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ny times on hd live broadcast of arts 09 Nov 2010 09:29 #34852

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Orchestras on Big Screens: Chase Scene Needed?
By DANIEL J. WAKIN

The performing arts have long been holdouts for unfiltered, direct connection between audiences and performers in a digitized, electronic and screen-laden world.

Not anymore.

Opera houses, ballet companies, even the National Theater in London, are competing to lure audiences to live high-definition broadcasts in movie theaters, many of which are then shown again. It is the HD-ification of the arts, and it is already affecting programming decisions along with costume and set design, lighting choices and even ticket prices.

Now orchestras are jumping on the HD bandwagon, hoping that big screens can entice new fans to watch black-clad men and women playing musical instruments. The Los Angeles Philharmonic announced on Monday that it would start beaming live orchestra performances under the baton of its charismatic music director, Gustavo Dudamel, to 450 theaters in North America.

This venture joins recent forays by the Berlin Philharmonic, the Vienna Philharmonic and the Philadelphia Orchestra into playing live on screen.

While the HD phenomenon has brought performances to millions of people who would not otherwise see them, it also raises major questions. How will it reshape the way shows are cast, directed and designed? Will the photogenic gain the upper hand? Will musicians start acting for the camera? Will stage direction be shaped for close-ups instead of for the view from the balcony? What effect will it have on attendance at local orchestras, theater companies and operas? In a cultural world in which even the use of a microphone creates shock waves, how will the new onslaught of electronic sound change people’s aesthetic expectations?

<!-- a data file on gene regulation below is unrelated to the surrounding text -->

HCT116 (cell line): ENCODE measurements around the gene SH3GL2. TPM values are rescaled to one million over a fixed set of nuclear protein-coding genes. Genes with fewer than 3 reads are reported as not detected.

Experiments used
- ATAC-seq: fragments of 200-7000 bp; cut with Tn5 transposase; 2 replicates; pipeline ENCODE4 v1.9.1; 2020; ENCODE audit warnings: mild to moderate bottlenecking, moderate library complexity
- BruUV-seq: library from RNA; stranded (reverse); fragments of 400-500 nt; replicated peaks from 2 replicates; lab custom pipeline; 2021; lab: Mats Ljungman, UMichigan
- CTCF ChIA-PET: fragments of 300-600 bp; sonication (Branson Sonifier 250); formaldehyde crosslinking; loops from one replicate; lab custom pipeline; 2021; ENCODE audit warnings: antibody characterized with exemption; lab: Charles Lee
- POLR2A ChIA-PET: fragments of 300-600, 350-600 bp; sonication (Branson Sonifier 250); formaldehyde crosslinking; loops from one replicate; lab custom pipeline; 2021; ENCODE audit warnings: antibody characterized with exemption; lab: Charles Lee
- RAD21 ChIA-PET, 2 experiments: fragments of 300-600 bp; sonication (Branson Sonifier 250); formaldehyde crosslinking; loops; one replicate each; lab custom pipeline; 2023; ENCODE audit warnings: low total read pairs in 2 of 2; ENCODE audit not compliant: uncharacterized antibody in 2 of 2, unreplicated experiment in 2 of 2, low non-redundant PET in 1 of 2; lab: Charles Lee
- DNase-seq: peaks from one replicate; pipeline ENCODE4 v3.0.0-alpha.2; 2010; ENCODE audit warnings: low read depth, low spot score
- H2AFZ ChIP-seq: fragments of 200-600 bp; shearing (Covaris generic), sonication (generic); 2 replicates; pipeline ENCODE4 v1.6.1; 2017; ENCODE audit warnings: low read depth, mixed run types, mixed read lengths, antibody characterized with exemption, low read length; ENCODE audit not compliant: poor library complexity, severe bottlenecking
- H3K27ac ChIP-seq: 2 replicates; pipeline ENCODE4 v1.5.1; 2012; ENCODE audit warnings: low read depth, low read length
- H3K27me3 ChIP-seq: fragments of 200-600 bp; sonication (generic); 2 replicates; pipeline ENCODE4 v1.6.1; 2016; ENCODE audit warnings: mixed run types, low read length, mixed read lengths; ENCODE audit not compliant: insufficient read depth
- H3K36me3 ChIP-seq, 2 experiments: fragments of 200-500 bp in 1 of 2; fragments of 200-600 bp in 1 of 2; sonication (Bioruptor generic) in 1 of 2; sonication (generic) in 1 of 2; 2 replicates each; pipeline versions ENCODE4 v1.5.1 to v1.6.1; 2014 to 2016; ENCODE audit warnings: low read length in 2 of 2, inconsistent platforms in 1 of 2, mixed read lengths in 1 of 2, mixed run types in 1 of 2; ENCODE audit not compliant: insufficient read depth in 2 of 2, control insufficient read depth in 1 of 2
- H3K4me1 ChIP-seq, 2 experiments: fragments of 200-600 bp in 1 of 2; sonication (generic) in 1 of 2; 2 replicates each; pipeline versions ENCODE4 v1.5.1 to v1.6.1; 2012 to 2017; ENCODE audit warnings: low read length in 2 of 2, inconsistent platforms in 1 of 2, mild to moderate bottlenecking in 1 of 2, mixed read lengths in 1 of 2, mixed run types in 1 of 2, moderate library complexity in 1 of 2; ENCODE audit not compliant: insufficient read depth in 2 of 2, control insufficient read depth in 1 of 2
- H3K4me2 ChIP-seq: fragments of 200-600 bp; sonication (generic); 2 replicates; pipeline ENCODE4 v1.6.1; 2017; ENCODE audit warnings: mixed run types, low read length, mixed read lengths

The best-known purveyor of cultural movie-casts is the Metropolitan Opera, which pioneered the practice five seasons ago. This season, it is transmitting 12 operas live to popcorn-eating audiences on Saturdays, reaching roughly 1,500 theaters in 46 countries. The Met said 2.4 million tickets were sold last season alone. By contrast, six transmissions in the first season went to 248 theaters in eight countries, with a total attendance of 325,000.

The Royal Opera in London and La Scala in Milan are each offering two live opera feeds this season, and the Gran Teatre del Liceu in Barcelona is providing one. Emerging Pictures, a distributor of European fare, is beaming eight live ballets from the Royal Ballet in London, the Paris Opera Ballet and the Bolshoi Ballet in Moscow. The distributor has provided opera-casts from 11 other companies or festivals in the last several seasons.

Peter Martins, the ballet master in chief of the New York City Ballet, has mused openly about putting performances on a big screen.

The National Theater is providing six live transmissions of performances, including two from other British companies. They will reach 330 cinemas worldwide.

The producers argue that live broadcasts build support for the art form, stimulate interest and serve as inspiration to buy locally. There has been little research, and only anecdotal evidence that supports such a view. The broadcasts are not yet considered major sources of revenue; the Los Angeles Philharmonic said it hoped to break even on them.

But the trajectory is not linear. The two Royal Opera live broadcasts are down from five last year, and few of the half-dozen Italian opera houses handled by Emerging Pictures have signed on again this season, at least so far. “It’s still early days,” said Simon Magill, a spokesman for the Royal Opera.

Aesthetic issues are another matter. Already at the Met, consideration is given to how sets and costumes will look on screen. Singers at such broadcasts say they are acutely aware of close-ups. Some critics have questioned whether smaller voices will gain favor.

Cameras are now becoming an inevitable presence in halls and theaters, although technological advances have rendered them smaller and less noticeable.

At the National Theater, ticket prices are reduced for live broadcast shows because of the camera stations that are set up in the audience. Lighting and makeup are tweaked, said David Sabel, the producer of the National Theater broadcasts. But the season is programmed without regard to broadcasts, he said. “We’re not going to change what we do,” Mr. Sabel said.